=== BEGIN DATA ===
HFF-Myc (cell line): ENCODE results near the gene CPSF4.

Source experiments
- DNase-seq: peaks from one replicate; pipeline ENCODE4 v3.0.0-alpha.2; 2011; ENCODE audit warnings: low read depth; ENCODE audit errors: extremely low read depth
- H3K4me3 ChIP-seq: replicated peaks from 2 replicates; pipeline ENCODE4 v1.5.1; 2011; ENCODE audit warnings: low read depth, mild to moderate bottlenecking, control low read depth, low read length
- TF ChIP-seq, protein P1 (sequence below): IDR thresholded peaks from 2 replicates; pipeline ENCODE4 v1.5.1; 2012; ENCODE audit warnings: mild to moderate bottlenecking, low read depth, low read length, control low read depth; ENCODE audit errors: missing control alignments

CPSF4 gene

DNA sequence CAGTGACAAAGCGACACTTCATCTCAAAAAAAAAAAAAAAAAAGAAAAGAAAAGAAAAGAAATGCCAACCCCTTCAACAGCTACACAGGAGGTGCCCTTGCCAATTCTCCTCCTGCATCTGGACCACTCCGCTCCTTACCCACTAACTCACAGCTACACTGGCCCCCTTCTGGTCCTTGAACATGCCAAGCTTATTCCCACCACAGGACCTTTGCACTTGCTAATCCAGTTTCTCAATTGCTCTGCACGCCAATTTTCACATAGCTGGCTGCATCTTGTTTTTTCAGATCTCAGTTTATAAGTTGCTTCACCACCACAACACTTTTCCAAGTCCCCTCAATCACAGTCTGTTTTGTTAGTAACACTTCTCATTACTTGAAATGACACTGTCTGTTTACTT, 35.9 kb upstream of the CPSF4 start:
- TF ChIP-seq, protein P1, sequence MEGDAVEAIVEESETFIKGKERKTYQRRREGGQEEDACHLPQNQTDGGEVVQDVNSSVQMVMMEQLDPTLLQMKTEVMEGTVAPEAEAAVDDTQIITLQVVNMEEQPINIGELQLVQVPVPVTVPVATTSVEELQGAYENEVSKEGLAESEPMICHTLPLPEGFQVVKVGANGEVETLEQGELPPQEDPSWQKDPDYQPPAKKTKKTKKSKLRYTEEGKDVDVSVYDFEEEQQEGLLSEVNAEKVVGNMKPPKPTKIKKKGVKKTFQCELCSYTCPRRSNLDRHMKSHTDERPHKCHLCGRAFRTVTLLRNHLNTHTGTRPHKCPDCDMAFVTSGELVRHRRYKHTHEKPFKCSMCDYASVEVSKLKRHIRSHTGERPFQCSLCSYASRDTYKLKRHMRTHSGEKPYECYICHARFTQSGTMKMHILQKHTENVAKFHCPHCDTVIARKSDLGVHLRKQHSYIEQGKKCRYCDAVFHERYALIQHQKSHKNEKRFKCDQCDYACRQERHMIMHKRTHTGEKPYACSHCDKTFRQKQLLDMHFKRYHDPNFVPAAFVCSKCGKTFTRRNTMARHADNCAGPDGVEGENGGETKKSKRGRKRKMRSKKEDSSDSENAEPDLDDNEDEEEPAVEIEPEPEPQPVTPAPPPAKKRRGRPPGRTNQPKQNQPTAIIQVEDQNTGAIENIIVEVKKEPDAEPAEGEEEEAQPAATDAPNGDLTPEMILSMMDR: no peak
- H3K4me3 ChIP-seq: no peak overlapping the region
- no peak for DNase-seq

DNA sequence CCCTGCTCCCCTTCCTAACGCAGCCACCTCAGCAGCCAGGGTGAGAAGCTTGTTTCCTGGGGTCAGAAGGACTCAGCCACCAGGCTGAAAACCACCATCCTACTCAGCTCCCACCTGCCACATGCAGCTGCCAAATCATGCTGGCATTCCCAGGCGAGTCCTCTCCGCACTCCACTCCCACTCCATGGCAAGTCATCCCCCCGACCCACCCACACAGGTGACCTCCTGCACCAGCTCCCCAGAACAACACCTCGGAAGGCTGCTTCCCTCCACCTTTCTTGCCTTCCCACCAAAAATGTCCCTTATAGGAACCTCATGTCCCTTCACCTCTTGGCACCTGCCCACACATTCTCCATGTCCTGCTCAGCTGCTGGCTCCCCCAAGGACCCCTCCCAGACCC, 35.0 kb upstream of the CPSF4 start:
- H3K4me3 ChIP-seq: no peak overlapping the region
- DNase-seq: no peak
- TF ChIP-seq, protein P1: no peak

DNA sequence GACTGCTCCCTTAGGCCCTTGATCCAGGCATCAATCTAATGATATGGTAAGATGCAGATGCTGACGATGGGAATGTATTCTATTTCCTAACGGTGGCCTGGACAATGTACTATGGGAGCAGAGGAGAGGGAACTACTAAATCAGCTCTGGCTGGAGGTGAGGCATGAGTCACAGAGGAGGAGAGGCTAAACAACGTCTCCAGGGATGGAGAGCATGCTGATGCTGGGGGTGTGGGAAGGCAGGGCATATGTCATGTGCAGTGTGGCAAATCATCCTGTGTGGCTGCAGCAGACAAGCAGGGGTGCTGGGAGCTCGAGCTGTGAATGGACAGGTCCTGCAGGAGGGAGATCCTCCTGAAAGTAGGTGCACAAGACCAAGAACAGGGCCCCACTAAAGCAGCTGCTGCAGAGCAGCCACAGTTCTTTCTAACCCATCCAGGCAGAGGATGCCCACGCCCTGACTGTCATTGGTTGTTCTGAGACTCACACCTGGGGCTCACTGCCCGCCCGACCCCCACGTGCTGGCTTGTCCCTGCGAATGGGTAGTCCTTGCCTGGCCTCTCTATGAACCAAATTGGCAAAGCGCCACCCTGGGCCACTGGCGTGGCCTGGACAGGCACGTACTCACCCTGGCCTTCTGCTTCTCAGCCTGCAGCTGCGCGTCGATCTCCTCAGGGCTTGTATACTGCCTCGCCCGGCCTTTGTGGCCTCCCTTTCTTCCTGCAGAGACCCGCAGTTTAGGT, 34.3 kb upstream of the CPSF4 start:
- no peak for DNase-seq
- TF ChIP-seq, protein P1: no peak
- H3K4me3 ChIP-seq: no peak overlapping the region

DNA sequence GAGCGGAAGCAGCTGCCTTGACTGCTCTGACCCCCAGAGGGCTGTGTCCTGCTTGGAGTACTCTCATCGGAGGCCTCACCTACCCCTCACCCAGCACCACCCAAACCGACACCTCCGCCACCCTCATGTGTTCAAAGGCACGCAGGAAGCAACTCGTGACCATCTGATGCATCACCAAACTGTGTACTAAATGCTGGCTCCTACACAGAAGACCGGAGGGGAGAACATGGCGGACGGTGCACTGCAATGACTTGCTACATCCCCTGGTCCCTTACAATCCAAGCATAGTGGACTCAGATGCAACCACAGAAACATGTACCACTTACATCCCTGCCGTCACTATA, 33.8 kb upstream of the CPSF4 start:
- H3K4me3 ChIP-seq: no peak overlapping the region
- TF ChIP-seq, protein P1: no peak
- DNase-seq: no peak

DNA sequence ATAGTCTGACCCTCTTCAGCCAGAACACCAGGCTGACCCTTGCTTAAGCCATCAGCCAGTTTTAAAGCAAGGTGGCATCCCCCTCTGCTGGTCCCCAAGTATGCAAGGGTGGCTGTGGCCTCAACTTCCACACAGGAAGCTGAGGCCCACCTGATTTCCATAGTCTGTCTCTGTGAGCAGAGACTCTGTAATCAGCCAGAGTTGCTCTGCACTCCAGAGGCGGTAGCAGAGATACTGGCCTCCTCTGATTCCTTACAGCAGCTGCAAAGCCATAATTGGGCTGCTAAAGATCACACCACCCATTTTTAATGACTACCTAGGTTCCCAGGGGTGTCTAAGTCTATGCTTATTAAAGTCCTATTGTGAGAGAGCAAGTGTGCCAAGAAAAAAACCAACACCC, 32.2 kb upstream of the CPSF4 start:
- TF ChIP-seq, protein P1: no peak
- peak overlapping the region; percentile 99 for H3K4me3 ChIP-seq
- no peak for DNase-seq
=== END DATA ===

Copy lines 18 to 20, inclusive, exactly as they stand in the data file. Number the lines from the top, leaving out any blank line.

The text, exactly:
- H3K4me3 ChIP-seq: no peak overlapping the region

DNA sequence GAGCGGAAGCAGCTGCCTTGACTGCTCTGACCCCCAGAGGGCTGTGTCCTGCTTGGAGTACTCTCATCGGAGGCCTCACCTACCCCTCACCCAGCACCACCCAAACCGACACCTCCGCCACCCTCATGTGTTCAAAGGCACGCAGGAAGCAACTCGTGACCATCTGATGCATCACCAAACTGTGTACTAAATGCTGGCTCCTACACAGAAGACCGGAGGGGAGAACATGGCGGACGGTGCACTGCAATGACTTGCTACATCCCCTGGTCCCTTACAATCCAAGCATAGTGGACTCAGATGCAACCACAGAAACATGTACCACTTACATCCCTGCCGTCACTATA, 33.8 kb upstream of the CPSF4 start:
- H3K4me3 ChIP-seq: no peak overlapping the region